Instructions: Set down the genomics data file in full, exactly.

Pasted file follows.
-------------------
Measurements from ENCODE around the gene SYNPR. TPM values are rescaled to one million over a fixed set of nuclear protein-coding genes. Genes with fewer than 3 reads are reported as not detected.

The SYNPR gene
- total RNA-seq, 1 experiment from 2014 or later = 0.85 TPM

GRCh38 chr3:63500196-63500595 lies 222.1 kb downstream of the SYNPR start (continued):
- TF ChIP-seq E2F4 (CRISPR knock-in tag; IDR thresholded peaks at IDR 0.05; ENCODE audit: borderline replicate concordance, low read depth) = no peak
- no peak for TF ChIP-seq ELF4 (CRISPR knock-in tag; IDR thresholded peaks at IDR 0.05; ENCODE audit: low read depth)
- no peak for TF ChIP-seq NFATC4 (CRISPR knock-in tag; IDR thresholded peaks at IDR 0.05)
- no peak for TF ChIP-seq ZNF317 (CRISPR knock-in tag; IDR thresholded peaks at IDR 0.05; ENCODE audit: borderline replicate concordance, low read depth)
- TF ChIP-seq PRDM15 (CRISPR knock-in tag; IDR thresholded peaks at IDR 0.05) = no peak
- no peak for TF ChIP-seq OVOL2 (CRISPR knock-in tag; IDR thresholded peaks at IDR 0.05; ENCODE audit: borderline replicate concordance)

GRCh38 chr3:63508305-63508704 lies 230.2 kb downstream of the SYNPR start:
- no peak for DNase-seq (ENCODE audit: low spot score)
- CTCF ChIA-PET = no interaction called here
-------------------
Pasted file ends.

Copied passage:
Measurements from ENCODE around the gene SYNPR. TPM values are rescaled to one million over a fixed set of nuclear protein-coding genes. Genes with fewer than 3 reads are reported as not detected.

The SYNPR gene
- total RNA-seq, 1 experiment from 2014 or later = 0.85 TPM

GRCh38 chr3:63500196-63500595 lies 222.1 kb downstream of the SYNPR start (continued):
- TF ChIP-seq E2F4 (CRISPR knock-in tag; IDR thresholded peaks at IDR 0.05; ENCODE audit: borderline replicate concordance, low read depth) = no peak
- no peak for TF ChIP-seq ELF4 (CRISPR knock-in tag; IDR thresholded peaks at IDR 0.05; ENCODE audit: low read depth)
- no peak for TF ChIP-seq NFATC4 (CRISPR knock-in tag; IDR thresholded peaks at IDR 0.05)
- no peak for TF ChIP-seq ZNF317 (CRISPR knock-in tag; IDR thresholded peaks at IDR 0.05; ENCODE audit: borderline replicate concordance, low read depth)
- TF ChIP-seq PRDM15 (CRISPR knock-in tag; IDR thresholded peaks at IDR 0.05) = no peak
- no peak for TF ChIP-seq OVOL2 (CRISPR knock-in tag; IDR thresholded peaks at IDR 0.05; ENCODE audit: borderline replicate concordance)

GRCh38 chr3:63508305-63508704 lies 230.2 kb downstream of the SYNPR start:
- no peak for DNase-seq (ENCODE audit: low spot score)
- CTCF ChIA-PET = no interaction called here